Julian Sykes Wildlife Holidays

Iberian Lynx in Andalucia

20th - 24th September 2010

Monday Sept 20th :– Richard and Jane of Calandra Tours landed in Malaga with their group Richard & Elizabeth, Aileen, John Thorogood & John Tookey all of which were stalwarts of there expanding business. I met them at Terminal 3, loaded the mini-bus and headed out of the city towards Antiquera where a few of us (particularly Jane & Aileen) saw a Common Buzzard and a Kestrel over the hills either side of the motorway. Eventually we reached the town of Fuentepiedras and continued on to the excellent Laguna de Fuenta de las Piedras. Here we visited a couple of watchpoints and enjoyed brilliant views of 1000’s of Greater Flamingos in all plumages. Water birds were the main feature with the sight of 1000+ Common Coot being another spectacle as was loads of Mallard and Shoveler in the smaller lagoons. Waders included a couple of Greenshank, Black winged Stilts and some distant Lapwing, but a Purple Gallinule was the biggest surprise of the morning. However it was the ‘birds of prey’ that stole the show with lots of Marsh Harriers in all plumages, a gorgeous juvenile Montagu’s Harrier found by John T, another Common Buzzard, Red Kite and a few Lesser Kestrels around the derelict buildings. We also saw in this area 20+ ‘Blue headed’ Yellow Wagtails, Stonechats, Crested Larks, 2 close Common Ravens, a few Common Swifts, Barn Swallows, House & Sand Martins plus a ‘heard only’ Sardinian Warbler. It was now late afternoon and still very warm so we headed off again towards Andujar, en-route seeing a small flock of Cattle Egrets, Jane saw a Little Egret, with a surprise White Stork still sat in its nest near Cordoba!!! Eventually we reached the town of Andujar and headed inland to the Sierra de Andujar and our accommodation the CTR Los Pinos. While I was arranging the rooms etc Richard and the others had a walk round seeing a few Red rumped Swallows hawking insects. There wasn’t much time before the evening meal and we convened in the bar for ‘pre-drinks’, which were more than welcome. After these and a brief over-view of the next few days by myself we sat down to a fantastic meal, which would have kept a small Roman army going for a few weeks. It had been a brilliant start to the holiday and hopefully it would continue in this vein.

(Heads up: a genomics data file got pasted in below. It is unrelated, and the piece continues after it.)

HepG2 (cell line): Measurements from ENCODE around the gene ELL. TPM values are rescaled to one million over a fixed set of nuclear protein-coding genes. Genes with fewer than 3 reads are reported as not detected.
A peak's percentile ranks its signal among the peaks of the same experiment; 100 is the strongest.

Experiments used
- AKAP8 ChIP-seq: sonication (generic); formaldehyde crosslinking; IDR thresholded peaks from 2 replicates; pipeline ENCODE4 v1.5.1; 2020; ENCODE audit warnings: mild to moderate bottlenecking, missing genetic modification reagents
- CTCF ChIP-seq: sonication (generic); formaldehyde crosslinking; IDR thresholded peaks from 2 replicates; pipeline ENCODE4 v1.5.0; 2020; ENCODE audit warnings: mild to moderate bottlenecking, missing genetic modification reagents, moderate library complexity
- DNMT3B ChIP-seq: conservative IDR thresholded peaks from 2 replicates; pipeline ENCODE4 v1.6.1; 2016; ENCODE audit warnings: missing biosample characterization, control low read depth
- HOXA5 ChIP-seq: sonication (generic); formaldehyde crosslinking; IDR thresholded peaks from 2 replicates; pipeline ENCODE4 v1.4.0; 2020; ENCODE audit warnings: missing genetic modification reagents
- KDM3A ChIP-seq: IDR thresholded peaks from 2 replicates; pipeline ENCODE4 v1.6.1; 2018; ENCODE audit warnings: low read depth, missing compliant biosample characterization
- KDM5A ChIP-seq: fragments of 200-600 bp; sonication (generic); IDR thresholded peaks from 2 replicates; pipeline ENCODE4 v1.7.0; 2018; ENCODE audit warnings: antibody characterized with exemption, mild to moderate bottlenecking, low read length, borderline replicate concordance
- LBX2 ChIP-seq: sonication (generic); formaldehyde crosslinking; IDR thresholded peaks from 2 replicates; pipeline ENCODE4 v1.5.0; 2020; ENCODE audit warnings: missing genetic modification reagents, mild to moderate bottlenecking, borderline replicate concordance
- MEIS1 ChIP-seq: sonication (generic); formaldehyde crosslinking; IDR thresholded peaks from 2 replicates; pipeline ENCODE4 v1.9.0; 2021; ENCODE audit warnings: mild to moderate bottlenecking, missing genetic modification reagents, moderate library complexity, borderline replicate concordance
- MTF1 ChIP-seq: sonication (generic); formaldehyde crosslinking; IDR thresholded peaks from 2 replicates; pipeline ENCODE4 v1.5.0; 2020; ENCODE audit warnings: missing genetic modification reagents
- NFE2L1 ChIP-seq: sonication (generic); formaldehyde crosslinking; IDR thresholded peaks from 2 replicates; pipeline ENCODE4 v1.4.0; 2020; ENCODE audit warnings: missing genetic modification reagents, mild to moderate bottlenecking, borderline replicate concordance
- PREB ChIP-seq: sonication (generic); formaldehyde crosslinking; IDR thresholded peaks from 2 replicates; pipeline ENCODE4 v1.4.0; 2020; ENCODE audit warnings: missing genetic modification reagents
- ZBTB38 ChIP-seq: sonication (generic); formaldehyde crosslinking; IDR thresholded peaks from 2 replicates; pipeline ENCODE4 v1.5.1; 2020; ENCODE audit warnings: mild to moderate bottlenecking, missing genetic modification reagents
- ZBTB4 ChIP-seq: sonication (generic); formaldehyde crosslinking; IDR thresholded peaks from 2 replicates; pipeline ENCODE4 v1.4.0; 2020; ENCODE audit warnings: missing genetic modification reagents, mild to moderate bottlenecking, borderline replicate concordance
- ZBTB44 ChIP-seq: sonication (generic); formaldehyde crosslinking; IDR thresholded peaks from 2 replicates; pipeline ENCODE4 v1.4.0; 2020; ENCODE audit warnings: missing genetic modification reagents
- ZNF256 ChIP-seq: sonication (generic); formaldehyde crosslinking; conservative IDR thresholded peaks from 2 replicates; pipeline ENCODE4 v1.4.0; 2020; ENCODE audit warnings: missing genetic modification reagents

Tuesday Sept 21st :–